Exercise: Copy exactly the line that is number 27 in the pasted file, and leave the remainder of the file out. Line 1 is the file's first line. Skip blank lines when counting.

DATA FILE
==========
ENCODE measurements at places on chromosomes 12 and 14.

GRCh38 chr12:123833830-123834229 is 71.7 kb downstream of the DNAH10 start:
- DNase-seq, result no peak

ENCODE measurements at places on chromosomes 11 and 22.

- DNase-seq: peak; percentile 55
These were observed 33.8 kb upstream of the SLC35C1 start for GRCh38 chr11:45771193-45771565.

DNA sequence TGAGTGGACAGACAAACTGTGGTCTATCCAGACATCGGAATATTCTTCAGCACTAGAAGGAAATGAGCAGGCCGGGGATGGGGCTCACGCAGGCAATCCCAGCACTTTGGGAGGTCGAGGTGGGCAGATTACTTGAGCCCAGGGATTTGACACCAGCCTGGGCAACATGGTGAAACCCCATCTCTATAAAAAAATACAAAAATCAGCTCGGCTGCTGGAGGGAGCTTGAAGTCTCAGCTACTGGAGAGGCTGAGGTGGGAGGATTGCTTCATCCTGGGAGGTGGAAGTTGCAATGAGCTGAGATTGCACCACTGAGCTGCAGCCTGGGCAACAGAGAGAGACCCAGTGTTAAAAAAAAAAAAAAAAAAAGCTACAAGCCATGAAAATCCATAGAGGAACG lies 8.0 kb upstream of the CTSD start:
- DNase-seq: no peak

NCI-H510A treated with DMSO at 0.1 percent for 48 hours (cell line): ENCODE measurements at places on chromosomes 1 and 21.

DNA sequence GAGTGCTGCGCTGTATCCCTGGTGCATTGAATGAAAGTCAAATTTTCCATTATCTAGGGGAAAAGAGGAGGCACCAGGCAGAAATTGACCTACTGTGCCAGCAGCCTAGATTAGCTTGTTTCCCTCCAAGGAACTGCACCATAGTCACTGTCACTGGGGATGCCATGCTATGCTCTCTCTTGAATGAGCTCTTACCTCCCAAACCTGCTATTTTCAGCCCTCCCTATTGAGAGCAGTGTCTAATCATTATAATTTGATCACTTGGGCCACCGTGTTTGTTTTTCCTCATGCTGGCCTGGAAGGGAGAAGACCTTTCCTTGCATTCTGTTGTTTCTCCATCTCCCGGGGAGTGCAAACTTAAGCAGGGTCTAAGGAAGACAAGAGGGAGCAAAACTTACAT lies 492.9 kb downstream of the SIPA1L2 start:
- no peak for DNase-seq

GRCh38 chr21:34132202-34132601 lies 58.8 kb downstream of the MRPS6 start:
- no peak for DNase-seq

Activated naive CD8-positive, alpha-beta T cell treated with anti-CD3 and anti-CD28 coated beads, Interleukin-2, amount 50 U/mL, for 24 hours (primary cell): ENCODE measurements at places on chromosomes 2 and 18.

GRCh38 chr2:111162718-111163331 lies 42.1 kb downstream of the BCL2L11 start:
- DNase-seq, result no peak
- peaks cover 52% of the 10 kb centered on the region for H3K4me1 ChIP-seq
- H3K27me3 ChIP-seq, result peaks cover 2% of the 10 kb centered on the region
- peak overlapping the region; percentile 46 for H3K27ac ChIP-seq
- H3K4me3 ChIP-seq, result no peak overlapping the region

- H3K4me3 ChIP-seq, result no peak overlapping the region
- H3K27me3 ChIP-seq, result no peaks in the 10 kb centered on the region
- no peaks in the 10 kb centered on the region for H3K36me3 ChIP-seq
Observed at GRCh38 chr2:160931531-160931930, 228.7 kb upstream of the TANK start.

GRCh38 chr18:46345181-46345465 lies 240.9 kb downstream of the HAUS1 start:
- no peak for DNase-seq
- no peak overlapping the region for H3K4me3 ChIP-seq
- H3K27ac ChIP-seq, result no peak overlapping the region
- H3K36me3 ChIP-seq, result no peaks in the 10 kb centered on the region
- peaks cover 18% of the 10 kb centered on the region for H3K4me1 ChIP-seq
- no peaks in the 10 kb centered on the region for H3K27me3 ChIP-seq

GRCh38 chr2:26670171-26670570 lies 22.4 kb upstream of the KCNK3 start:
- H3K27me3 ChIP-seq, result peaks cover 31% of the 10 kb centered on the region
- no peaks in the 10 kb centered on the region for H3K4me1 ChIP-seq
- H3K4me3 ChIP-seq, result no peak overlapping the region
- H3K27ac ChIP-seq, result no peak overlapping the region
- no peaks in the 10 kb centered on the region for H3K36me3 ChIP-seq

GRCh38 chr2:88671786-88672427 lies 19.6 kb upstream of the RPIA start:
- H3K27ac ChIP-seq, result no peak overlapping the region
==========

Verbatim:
- no peak overlapping the region for H3K4me3 ChIP-seq